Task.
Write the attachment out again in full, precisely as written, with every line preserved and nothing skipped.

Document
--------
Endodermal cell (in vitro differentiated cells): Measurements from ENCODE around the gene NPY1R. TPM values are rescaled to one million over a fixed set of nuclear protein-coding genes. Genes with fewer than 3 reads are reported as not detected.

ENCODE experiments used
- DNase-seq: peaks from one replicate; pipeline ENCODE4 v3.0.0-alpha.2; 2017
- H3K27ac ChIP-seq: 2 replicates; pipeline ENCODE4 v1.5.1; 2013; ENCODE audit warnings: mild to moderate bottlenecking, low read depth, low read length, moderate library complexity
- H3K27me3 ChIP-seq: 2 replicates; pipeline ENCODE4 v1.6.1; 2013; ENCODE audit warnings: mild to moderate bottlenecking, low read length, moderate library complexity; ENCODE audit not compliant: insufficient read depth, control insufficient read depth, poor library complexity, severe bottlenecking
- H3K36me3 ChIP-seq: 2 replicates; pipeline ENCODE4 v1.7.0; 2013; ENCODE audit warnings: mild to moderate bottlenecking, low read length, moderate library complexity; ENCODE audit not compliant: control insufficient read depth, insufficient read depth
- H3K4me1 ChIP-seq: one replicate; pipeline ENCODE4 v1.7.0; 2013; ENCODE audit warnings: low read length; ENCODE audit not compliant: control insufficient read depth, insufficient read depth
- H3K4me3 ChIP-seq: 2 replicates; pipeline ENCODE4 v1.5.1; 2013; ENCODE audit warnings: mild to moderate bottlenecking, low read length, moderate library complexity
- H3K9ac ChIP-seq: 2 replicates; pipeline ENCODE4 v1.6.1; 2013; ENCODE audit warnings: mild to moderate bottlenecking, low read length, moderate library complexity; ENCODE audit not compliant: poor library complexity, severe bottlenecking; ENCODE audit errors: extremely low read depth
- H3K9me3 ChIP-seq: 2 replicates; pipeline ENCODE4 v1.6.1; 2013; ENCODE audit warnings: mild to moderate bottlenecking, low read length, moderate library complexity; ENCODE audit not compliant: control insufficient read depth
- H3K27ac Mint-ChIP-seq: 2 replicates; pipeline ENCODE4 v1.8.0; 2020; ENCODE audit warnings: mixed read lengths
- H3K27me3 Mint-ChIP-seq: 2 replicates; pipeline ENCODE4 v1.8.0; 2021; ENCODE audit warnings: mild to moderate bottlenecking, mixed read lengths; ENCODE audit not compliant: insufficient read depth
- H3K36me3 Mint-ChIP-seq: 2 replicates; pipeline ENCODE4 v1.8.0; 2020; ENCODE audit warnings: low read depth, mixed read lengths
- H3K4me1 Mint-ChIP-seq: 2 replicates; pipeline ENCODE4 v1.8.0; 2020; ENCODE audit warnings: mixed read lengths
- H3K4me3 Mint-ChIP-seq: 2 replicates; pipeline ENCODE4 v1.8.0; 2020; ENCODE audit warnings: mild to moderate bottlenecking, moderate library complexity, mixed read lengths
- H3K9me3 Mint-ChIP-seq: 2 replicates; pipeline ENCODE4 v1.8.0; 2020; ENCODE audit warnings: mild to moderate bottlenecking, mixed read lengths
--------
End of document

Endodermal cell (in vitro differentiated cells): Measurements from ENCODE around the gene NPY1R. TPM values are rescaled to one million over a fixed set of nuclear protein-coding genes. Genes with fewer than 3 reads are reported as not detected.

ENCODE experiments used
- DNase-seq: peaks from one replicate; pipeline ENCODE4 v3.0.0-alpha.2; 2017
- H3K27ac ChIP-seq: 2 replicates; pipeline ENCODE4 v1.5.1; 2013; ENCODE audit warnings: mild to moderate bottlenecking, low read depth, low read length, moderate library complexity
- H3K27me3 ChIP-seq: 2 replicates; pipeline ENCODE4 v1.6.1; 2013; ENCODE audit warnings: mild to moderate bottlenecking, low read length, moderate library complexity; ENCODE audit not compliant: insufficient read depth, control insufficient read depth, poor library complexity, severe bottlenecking
- H3K36me3 ChIP-seq: 2 replicates; pipeline ENCODE4 v1.7.0; 2013; ENCODE audit warnings: mild to moderate bottlenecking, low read length, moderate library complexity; ENCODE audit not compliant: control insufficient read depth, insufficient read depth
- H3K4me1 ChIP-seq: one replicate; pipeline ENCODE4 v1.7.0; 2013; ENCODE audit warnings: low read length; ENCODE audit not compliant: control insufficient read depth, insufficient read depth
- H3K4me3 ChIP-seq: 2 replicates; pipeline ENCODE4 v1.5.1; 2013; ENCODE audit warnings: mild to moderate bottlenecking, low read length, moderate library complexity
- H3K9ac ChIP-seq: 2 replicates; pipeline ENCODE4 v1.6.1; 2013; ENCODE audit warnings: mild to moderate bottlenecking, low read length, moderate library complexity; ENCODE audit not compliant: poor library complexity, severe bottlenecking; ENCODE audit errors: extremely low read depth
- H3K9me3 ChIP-seq: 2 replicates; pipeline ENCODE4 v1.6.1; 2013; ENCODE audit warnings: mild to moderate bottlenecking, low read length, moderate library complexity; ENCODE audit not compliant: control insufficient read depth
- H3K27ac Mint-ChIP-seq: 2 replicates; pipeline ENCODE4 v1.8.0; 2020; ENCODE audit warnings: mixed read lengths
- H3K27me3 Mint-ChIP-seq: 2 replicates; pipeline ENCODE4 v1.8.0; 2021; ENCODE audit warnings: mild to moderate bottlenecking, mixed read lengths; ENCODE audit not compliant: insufficient read depth
- H3K36me3 Mint-ChIP-seq: 2 replicates; pipeline ENCODE4 v1.8.0; 2020; ENCODE audit warnings: low read depth, mixed read lengths
- H3K4me1 Mint-ChIP-seq: 2 replicates; pipeline ENCODE4 v1.8.0; 2020; ENCODE audit warnings: mixed read lengths
- H3K4me3 Mint-ChIP-seq: 2 replicates; pipeline ENCODE4 v1.8.0; 2020; ENCODE audit warnings: mild to moderate bottlenecking, moderate library complexity, mixed read lengths
- H3K9me3 Mint-ChIP-seq: 2 replicates; pipeline ENCODE4 v1.8.0; 2020; ENCODE audit warnings: mild to moderate bottlenecking, mixed read lengths